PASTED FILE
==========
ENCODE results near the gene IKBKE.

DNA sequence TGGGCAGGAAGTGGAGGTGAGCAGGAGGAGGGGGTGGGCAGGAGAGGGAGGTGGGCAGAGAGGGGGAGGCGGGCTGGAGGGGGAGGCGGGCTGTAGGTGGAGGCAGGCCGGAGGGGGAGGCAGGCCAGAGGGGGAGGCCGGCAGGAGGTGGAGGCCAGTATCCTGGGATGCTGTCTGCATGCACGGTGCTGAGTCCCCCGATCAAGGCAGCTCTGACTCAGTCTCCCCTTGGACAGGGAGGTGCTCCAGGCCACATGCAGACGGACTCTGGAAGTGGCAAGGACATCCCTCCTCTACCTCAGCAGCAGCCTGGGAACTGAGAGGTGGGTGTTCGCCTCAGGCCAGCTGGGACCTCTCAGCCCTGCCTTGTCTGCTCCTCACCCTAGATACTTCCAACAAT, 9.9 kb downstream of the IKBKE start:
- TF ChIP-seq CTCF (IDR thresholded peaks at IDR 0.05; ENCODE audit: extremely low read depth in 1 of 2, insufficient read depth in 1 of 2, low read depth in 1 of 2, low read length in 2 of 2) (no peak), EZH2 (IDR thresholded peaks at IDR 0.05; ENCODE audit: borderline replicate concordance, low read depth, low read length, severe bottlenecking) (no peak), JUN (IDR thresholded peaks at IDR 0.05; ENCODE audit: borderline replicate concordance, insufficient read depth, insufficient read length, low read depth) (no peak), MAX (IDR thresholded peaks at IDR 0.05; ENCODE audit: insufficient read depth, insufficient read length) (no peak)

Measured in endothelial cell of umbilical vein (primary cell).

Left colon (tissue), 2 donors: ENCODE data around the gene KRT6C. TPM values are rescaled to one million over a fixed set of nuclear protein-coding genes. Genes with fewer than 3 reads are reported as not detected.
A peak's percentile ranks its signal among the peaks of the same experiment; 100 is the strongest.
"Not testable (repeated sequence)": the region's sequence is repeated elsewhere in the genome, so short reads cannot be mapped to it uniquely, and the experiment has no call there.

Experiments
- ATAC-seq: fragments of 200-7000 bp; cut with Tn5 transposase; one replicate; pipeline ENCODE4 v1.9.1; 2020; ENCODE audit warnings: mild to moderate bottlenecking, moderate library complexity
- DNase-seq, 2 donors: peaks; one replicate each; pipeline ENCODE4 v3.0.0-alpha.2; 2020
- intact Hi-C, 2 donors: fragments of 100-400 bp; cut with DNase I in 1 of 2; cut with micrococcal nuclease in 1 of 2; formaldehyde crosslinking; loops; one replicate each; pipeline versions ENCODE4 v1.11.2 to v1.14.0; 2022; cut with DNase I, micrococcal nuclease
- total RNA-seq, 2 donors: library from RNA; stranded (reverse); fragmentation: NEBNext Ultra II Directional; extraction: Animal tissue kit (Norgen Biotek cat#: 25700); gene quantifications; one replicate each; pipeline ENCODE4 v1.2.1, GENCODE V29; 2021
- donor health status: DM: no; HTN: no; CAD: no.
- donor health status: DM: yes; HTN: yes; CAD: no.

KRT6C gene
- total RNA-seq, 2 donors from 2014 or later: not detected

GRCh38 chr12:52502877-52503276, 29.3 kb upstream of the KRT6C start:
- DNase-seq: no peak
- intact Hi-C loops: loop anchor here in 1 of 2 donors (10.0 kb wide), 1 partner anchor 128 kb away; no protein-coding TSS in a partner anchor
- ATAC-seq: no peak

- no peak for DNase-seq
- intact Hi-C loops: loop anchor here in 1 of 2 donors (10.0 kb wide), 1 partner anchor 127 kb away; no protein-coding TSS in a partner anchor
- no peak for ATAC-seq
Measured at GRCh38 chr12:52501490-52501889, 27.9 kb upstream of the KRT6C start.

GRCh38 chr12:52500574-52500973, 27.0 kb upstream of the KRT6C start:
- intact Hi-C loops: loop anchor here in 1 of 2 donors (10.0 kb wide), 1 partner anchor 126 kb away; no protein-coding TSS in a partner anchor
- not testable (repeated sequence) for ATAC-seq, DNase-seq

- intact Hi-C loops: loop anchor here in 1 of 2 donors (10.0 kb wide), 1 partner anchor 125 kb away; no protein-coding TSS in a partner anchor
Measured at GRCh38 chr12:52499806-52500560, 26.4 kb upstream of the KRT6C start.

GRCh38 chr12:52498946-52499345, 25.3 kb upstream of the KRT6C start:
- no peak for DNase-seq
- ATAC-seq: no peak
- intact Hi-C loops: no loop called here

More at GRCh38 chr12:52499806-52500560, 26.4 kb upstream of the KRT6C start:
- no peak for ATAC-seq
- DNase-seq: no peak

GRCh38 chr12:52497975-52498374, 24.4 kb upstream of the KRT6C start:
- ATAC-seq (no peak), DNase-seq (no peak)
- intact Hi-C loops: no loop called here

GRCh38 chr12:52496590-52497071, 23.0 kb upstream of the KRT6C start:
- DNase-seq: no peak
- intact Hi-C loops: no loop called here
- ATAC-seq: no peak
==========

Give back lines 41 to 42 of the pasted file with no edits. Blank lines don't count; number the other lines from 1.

- DNase-seq: no peak
- intact Hi-C loops: no loop called here